CORRECTION: News Daytona Beach originally reported that Sen. Jason Brodeur (R-Lake Mary), and representatives Tom Leek (R-Ormond Beach) and Paul Renner (R-Palm Coast) returned their contributions to Disney, which is not confirmed. Those three lawmakers have not said whether or not they plan to return their money. Our report has been changed to reflect this correction.
A number of Florida’s Republican lawmakers, including some in Volusia and Flagler, are returning campaign donations made by Disney for the company’s response to Florida’s Parental Rights in Education Bill, known by critics as “Don’t Say Gay.”
Rep. Elizabeth Fetterhoff (R-DeLand) is one of those lawmakers returning their Mickey money, following an announcement she made on Thursday (March 31).
“Due to the recent actions and statements made by the Walt Disney company regarding HB 1557, Parental Rights in Education, returning their contributions was the right thing to do,” said Fetterhoff in the statement. “I stand with Governor DeSantis, Speaker Chris Sprowls, and most importantly Florida’s parents in support of their parental rights and the ability for them to make decisions regarding the education of their children.”
Campaign records show Disney donated $2,000 to Fetterhoff’s campaign in 2021. Those contributions were made by Disney Gift Card Services and Disney Destinations LLC. Both contributions were worth $1,000 each and were made on September 24, 2021.
Also returning donations, per an article from the Daytona Beach News-Journal, is Rep. Webster Barnaby (R-Deltona). Barnaby confirmed this through a text message sent to the newspaper. Records from the Florida Division of Elections shows Barnaby also received $2,000 from Disney, again in two $1,000 payments. The first was made on February 2, 2021—from Disney Gift Card Services, Inc.—and the second was made on July 23 of that year—from Disney Photo Imaging LLC.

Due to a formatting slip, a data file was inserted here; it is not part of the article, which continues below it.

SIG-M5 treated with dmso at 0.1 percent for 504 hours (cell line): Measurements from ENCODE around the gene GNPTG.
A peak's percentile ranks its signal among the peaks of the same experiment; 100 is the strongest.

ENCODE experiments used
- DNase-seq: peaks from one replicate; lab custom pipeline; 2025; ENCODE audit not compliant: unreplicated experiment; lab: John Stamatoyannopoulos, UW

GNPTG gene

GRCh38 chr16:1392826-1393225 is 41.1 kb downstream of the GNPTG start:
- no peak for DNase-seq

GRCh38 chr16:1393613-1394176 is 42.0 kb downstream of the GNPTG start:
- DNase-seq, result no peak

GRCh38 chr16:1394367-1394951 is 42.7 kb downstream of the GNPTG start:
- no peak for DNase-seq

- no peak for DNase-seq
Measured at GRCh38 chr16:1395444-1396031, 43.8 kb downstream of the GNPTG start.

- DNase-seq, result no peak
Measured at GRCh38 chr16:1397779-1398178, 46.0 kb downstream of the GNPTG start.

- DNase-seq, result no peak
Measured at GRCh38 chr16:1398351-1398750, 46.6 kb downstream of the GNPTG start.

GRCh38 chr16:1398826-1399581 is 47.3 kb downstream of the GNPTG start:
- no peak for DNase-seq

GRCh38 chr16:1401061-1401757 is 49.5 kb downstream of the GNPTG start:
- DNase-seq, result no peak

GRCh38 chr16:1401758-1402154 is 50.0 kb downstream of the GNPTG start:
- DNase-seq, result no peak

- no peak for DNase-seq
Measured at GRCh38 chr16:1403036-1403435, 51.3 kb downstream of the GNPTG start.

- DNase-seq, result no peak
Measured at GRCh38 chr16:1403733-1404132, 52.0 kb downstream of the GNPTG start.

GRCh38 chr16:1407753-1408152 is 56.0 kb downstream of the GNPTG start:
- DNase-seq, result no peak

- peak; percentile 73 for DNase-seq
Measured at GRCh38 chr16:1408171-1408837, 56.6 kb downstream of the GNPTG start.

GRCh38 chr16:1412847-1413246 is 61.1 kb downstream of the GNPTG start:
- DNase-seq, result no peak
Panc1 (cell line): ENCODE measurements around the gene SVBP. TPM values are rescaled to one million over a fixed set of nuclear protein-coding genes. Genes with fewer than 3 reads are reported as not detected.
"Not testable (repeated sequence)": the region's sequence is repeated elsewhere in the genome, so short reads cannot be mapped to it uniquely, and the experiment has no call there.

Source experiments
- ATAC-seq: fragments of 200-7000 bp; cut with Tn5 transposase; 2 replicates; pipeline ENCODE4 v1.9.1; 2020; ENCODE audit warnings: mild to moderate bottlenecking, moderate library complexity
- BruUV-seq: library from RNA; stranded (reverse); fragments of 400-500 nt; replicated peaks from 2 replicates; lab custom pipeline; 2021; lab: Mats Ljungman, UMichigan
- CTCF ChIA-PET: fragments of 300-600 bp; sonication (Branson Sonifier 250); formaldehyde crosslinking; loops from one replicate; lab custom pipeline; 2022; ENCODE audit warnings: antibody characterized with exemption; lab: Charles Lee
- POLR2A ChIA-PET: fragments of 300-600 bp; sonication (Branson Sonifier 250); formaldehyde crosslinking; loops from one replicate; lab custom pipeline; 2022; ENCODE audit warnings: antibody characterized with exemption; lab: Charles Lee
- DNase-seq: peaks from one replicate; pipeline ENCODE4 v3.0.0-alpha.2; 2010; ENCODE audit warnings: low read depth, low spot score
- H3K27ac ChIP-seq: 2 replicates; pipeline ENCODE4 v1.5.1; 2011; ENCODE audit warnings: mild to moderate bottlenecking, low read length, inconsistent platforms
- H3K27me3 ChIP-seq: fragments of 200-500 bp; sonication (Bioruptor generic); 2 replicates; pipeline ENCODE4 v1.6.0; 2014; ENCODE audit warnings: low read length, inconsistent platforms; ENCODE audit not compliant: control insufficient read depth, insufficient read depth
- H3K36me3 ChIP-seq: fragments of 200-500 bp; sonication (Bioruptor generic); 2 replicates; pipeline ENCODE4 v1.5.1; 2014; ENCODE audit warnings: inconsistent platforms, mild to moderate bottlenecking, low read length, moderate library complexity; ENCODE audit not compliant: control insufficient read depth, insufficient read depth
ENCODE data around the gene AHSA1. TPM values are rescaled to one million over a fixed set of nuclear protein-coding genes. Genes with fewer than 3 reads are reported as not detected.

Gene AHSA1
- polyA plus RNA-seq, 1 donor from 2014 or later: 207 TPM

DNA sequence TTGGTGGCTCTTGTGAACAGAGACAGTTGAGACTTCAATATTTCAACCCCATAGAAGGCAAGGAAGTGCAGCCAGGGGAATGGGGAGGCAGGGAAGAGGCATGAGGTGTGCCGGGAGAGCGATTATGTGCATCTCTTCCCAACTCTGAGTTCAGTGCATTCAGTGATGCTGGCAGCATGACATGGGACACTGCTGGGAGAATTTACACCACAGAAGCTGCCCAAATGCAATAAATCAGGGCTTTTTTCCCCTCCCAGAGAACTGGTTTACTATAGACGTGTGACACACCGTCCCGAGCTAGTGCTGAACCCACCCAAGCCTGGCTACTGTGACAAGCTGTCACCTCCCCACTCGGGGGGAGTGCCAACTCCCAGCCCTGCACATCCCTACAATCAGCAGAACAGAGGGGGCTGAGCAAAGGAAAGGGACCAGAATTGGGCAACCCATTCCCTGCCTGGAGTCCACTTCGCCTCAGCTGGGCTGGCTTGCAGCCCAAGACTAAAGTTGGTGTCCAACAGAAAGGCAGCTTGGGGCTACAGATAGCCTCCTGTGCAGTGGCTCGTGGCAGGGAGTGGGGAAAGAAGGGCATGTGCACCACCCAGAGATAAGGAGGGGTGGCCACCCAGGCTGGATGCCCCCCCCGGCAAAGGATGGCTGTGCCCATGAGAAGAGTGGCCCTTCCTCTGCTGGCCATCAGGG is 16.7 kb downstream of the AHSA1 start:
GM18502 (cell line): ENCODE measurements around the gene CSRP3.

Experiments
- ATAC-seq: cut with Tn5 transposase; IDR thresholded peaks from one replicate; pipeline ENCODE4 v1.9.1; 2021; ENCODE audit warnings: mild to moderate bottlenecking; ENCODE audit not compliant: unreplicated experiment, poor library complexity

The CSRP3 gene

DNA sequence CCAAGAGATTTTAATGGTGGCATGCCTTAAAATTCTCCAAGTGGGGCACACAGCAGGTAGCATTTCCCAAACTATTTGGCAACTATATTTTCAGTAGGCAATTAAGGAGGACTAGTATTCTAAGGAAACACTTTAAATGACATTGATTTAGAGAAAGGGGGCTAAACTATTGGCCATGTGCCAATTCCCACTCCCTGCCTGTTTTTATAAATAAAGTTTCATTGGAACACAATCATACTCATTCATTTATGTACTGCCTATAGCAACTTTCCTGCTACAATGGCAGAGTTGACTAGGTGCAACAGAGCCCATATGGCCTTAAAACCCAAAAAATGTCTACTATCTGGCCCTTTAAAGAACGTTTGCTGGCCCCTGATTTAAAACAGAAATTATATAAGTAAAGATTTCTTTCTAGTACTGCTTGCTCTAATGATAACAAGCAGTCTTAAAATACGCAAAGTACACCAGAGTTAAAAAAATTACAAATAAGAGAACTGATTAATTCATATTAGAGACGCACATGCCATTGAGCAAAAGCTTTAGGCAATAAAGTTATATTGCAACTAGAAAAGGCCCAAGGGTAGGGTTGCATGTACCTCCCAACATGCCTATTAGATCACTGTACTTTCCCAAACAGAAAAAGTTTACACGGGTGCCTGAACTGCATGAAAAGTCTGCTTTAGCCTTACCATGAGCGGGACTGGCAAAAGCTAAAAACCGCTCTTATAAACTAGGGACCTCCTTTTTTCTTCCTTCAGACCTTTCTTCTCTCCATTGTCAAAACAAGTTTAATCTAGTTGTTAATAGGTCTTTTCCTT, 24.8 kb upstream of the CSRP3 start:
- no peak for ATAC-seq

The same report from the News-Journal says Sen. Jason Brodeur (R-Lake Mary), and representatives Tom Leek (R-Ormond Beach) and Paul Renner (R-Palm Coast) received contributions from Disney but did not respond to comment on whether they planned to return the money or not. Between the three, their campaigns received almost $200,000 between 2016 and 2020.
Rep. Joe Harding (R-Williston) is the sponsor of HB 1557 and he was the first to return his contributions to Disney. The company donated $3,000 to Harding’s campaign in January 2021 with three payments of $1,000 from Disney Gift Card Services, Disney Photo Imaging and Disney Destinations LLC. Almost $130 in in-kind donation for food and drinks related to a campaign event was also donated by Disney.
Republicans and the entertainment giant have been at odds since Disney spoke out against the passage of the bill. That garnered some controversy for the company, which was derided for not speaking out sooner. That led to the Human Rights Campaign to refuse any future Disney contributions. Democrats also dealt their own blow to Disney when the Florida Democratic Party said it will choose new dates and venues for its Leadership Blue gala, which was initially scheduled to be held at Disney.
Most recently, Rep. Spencer Roach (R-Fort Myers) said he and other lawmakers were discussing a repeal of a special legislative act that created the Reedy Creek Improvement District—a special administrative zone that serves as the site of the company’s entertainment epicenter, Walt Disney World.
The Florida legislature created the Reedy Creek Improvement District in 1967. The district, which encompasses about 25,000 acres of land in Central Florida, was made responsible for paying the cost of municipal services like power, water, and waste management. Disney, one of Florida’s largest employers with 77,000 employees in the state alone, essentially controls the Board of Supervisors for Reedy Creek.
Under the bill, instruction on sexual orientation and gender identity is prohibited in kindergarten through third grade. It additionally requires that such instruction in other grades is “age-appropriate” in accordance with state academic standards.